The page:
#BookReview of WRITEDOWN by Margaret Elphinstone et al #Lockdown #Galloway #Scotland #RBRT

I’m only a few pages into my copy and already recommending it to friends and family. And, I haven’t even read any of Mary Smith’s words yet… I love the whole idea and hope that others will pick up the gauntlet in their communities.

Barb Taub

In my last post here, I talked about the ‘forgotten’ flu pandemic of 1918. The coronavirus seems an overwhelming force across the globe, and I wonder what its legacy will be. After reading the incredible new group lockdown diary, Writedown, one thing I’m sure of is that this pandemic will live in our collective memory. 

One of the contributors to Writedown is also one of my favorite writers, Mary Smith. (If you haven’t had a chance to read her incredible Afghan adventure serial diary, give yourself a treat and start with this one, take a look at some of her funny and heart-tugging books here, her blog series My Dad is a Goldfish about caring for her father with dementia, or most recently her ongoing cancer journey.

I invited Mary to describe the Writedown project, and here’s what she shared.


Author Mary Smith, one…

View original post 1,359 more words

9 Tips For Using Fiction Techniques When Writing Memoir…

Can fiction techniques help you writing that memoir?

Chris The Story Reading Ape's Blog

By Michael Mohr  on The Creative Penn:

Memoir is much more than just writing down an aspect of your life story. 

Intro by Joanna Penn:

In fact, if you do that, it’s unlikely that anyone will read it. Because people want a character they can empathize with and a narrative arc that follows a transformation, as well as immersive setting and emotion that help them live within the story.

All aspects of writing fiction. 

In today’s article, Michael Mohr explains some tips for using fiction techniques in your memoir.

Memoir should be written very much like a novel

View original post

At what age is privacy a right? a voice silenced

Write, write, write. It can save your life. You don’t need lessons, just pour out your thoughts and your pain. But only when it is safe to do so. 

*

What man art thou that, thus bescreened in night, so stumblest on my counsel?” – William Shakespeare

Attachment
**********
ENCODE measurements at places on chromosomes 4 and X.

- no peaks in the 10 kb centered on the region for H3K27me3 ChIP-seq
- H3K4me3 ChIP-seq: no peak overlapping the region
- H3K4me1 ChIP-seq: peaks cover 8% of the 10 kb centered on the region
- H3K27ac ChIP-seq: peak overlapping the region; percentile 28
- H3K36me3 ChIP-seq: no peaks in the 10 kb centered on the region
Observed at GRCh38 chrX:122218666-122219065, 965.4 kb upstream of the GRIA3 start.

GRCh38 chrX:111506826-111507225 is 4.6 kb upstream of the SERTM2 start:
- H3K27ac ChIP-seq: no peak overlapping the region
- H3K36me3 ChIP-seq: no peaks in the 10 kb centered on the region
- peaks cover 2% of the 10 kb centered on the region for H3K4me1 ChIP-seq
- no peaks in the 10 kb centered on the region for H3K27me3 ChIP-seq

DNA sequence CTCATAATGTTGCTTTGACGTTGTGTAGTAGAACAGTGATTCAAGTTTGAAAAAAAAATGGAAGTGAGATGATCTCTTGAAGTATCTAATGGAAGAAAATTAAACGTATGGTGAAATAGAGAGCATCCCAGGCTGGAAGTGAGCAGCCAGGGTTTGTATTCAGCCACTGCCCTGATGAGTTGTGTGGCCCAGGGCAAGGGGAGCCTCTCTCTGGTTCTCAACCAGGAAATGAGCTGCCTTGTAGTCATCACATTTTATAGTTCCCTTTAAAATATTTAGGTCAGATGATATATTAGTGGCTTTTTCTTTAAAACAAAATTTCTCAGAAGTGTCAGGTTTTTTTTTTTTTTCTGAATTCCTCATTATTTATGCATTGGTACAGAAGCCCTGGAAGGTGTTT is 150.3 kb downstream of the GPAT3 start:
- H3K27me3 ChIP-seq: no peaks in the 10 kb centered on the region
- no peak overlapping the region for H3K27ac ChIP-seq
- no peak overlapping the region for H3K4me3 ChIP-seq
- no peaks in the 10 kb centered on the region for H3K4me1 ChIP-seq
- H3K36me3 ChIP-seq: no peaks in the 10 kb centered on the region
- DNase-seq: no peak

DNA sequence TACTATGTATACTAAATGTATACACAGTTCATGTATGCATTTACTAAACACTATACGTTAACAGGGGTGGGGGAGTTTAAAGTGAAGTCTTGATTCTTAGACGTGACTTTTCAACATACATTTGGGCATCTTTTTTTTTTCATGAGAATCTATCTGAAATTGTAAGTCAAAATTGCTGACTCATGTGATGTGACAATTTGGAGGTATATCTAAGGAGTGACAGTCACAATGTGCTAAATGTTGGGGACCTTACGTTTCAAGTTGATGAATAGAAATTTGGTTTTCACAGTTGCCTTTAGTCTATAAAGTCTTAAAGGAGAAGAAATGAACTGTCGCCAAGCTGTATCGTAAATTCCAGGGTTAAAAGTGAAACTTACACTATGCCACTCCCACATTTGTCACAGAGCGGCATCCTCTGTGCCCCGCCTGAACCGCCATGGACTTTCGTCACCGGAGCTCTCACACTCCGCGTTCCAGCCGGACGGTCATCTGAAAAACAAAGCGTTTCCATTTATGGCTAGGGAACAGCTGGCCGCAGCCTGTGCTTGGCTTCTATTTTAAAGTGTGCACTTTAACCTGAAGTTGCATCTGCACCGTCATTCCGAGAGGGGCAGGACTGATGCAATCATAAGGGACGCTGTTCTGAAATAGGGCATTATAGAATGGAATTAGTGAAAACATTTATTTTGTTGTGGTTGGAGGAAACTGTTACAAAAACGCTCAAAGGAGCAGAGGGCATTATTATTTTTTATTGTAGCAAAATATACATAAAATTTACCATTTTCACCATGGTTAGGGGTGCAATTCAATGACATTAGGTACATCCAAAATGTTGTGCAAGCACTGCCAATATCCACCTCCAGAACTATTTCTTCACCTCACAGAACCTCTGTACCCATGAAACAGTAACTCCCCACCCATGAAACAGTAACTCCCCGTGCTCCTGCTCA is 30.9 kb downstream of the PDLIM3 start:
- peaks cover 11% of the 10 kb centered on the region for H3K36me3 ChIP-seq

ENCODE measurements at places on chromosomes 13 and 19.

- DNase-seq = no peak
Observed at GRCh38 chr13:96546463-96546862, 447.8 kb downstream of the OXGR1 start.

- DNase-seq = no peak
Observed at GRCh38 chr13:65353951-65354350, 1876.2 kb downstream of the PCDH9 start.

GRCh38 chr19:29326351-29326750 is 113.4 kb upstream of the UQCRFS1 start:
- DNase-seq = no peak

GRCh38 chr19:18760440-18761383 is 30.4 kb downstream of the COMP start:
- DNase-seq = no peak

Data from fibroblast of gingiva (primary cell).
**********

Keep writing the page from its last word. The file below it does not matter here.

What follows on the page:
Privacy is not something that I’m merely entitled to, it’s an absolute prerequisite. – Marlon Brando

*

At what age is privacy a right? a voice silenced

Years ago

I saw a painting

the rolling stone

of damnation 

the agony

of the wicked

said to be

eternal

I heard the story

but knew

I had been there

before

*

like childhood

the pain – eternal

escape beyond reach

attempts to record –

purged, destroyed 

that was before

marriage

from the frying pan

to the inferno

from there it

became worse

he too a victim

his choices were

different

i remained silent

*

there is nothing

that can prepare you

for the death of a child

they say the loss of a spouse

comes close

but I was the one to run

from him – yet I

rendered silent

no one – no where

to confide

*

decades of pain lodged deep

its daggers

surfacing briefly

clawing at the heart

tearing the eyes

haunting dreams

exorcism futile

until all dreams vanish

*

reclamation

can be found even

when we think we

are not looking

with hope discarded

mine came from

pen and paper

slowly, guardedly

at first a cautious

re-introduction

cached from critical eyes

*

floodgates ruptured

denial of the past

no longer buried

writing the crucial key

long ago abandoned

 confession at ones peril

without the sanctity of

confidentiality

the words are mine

words – sacrosanct

freedom – unconditional

now – with conviction

my words flow free

*

bisous,

léa